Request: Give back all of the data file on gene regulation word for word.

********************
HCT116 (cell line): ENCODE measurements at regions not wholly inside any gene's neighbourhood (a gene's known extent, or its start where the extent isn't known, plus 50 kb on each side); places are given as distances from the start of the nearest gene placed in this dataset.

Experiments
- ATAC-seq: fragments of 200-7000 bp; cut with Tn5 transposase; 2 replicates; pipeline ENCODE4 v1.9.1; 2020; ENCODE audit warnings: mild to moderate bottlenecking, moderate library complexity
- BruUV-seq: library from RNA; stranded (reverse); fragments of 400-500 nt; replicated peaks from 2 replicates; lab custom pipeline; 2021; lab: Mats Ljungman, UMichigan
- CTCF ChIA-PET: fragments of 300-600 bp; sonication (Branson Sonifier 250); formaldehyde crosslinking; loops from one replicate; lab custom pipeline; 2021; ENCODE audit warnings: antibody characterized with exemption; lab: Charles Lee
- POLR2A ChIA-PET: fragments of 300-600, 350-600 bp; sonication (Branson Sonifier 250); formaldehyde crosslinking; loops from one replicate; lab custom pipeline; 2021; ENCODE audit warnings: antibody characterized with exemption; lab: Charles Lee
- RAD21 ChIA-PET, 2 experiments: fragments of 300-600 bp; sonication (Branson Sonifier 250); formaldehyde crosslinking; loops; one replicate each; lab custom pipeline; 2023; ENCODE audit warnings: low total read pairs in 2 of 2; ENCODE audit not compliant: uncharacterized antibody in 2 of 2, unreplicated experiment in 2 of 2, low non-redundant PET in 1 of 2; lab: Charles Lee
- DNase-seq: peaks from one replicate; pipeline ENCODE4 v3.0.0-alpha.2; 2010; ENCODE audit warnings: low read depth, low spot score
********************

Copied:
HCT116 (cell line): ENCODE measurements at regions not wholly inside any gene's neighbourhood (a gene's known extent, or its start where the extent isn't known, plus 50 kb on each side); places are given as distances from the start of the nearest gene placed in this dataset.

Experiments
- ATAC-seq: fragments of 200-7000 bp; cut with Tn5 transposase; 2 replicates; pipeline ENCODE4 v1.9.1; 2020; ENCODE audit warnings: mild to moderate bottlenecking, moderate library complexity
- BruUV-seq: library from RNA; stranded (reverse); fragments of 400-500 nt; replicated peaks from 2 replicates; lab custom pipeline; 2021; lab: Mats Ljungman, UMichigan
- CTCF ChIA-PET: fragments of 300-600 bp; sonication (Branson Sonifier 250); formaldehyde crosslinking; loops from one replicate; lab custom pipeline; 2021; ENCODE audit warnings: antibody characterized with exemption; lab: Charles Lee
- POLR2A ChIA-PET: fragments of 300-600, 350-600 bp; sonication (Branson Sonifier 250); formaldehyde crosslinking; loops from one replicate; lab custom pipeline; 2021; ENCODE audit warnings: antibody characterized with exemption; lab: Charles Lee
- RAD21 ChIA-PET, 2 experiments: fragments of 300-600 bp; sonication (Branson Sonifier 250); formaldehyde crosslinking; loops; one replicate each; lab custom pipeline; 2023; ENCODE audit warnings: low total read pairs in 2 of 2; ENCODE audit not compliant: uncharacterized antibody in 2 of 2, unreplicated experiment in 2 of 2, low non-redundant PET in 1 of 2; lab: Charles Lee
- DNase-seq: peaks from one replicate; pipeline ENCODE4 v3.0.0-alpha.2; 2010; ENCODE audit warnings: low read depth, low spot score